La tunisie Medicale - 2022 ; Vol 100 ( n°010 ) : 670-675
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Summary

Introduction: During the COVID-19(coronavirus-19 disease) pandemic, health care workers (HCWs) faced the risk of infection and distressing work to meet health requirements. The aim of the present stud ywas to evaluate perceptions of HCWs of their security at work in COVID-19 units and their coping strategies, at the military hospital of Tunis, during the second wave of COVID-19.
Methods: A cross-sectional study was conducted via an auto-questionnaire on February 2021.HCWs of the military hospital of Tunis were included. Participants were asked about their perceived security at work in COVID-19 units and their coping behaviors. Mental disorders were assessed, via qualitative questionnaires.
Results:A total of 110 HCWs’ responses were collected. Fifty-eight participants (52.7%) were females. The mean age was 33.7 years (SD 9.3). They were doctors at 45.5% and nurses at 39.1%. HCWs declared having worked in COVID-19 units in 81.8% of cases. The participants reported their fears about being infected in 58.2% and infecting family members in 85.5% of cases. Protective factors included information about the disease (80%), availability of personal protective equipment (PPE) (80.9%), support from colleagues(72.7%)or superiors at work (50.9%), and ability to communicate with others (63.6%). Depression, anxiety, and insomnia were found in respectively 25.5%, 30%, and 41.8% of HCWs. In multivariate analysis, suffering from a traumatic distress was significantly associated with anxiety and depression (p<0.01 and, p<0.05 respectively). In addition, insomnia severity was linked to age (p=0.05) and having colleagues infected with COVID-19 (p<0.05).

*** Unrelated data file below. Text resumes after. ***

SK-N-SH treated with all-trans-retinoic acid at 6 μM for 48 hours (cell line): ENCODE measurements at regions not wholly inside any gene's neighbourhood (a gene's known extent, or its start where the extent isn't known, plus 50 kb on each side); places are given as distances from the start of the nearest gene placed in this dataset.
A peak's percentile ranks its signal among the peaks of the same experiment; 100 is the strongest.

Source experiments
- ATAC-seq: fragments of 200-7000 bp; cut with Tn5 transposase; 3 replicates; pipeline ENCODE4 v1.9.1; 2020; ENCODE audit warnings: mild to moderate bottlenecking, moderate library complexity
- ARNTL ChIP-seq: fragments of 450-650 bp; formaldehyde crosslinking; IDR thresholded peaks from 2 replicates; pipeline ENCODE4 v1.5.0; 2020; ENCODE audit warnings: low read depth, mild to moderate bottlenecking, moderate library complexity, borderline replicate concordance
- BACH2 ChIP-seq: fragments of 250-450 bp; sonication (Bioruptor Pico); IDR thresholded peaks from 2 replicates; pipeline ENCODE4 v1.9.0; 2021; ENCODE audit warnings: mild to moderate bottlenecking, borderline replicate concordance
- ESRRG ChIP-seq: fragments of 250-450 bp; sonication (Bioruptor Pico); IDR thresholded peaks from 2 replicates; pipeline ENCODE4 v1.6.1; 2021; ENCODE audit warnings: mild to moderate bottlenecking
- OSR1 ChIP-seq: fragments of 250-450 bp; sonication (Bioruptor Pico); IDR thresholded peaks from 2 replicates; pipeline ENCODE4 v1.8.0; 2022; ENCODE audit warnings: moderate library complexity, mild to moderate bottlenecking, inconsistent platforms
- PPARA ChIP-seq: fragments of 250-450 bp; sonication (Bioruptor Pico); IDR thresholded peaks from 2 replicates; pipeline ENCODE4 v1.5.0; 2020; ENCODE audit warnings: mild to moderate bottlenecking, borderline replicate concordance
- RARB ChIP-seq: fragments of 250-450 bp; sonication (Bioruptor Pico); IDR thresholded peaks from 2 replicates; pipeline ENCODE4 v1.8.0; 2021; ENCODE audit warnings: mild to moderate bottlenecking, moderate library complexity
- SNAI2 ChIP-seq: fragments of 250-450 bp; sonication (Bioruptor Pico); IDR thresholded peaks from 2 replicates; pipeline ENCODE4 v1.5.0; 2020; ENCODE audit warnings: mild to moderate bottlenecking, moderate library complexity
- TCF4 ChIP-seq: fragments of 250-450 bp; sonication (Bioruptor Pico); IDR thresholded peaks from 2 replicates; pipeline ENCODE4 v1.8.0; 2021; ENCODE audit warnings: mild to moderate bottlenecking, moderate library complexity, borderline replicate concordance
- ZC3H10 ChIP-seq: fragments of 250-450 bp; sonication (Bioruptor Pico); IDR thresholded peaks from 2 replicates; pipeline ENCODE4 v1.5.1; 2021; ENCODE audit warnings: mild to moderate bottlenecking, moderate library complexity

Conclusion: In the present study, HCWs of the military hospital of Tunis stated having high levels of insomnia, anxiety, and depression since the early outbreak of the COVID-19 pandemic. These mental disorders may have a negative impact on the quality of life of HCWs and should be enhanced by psychological support and preventive measures.

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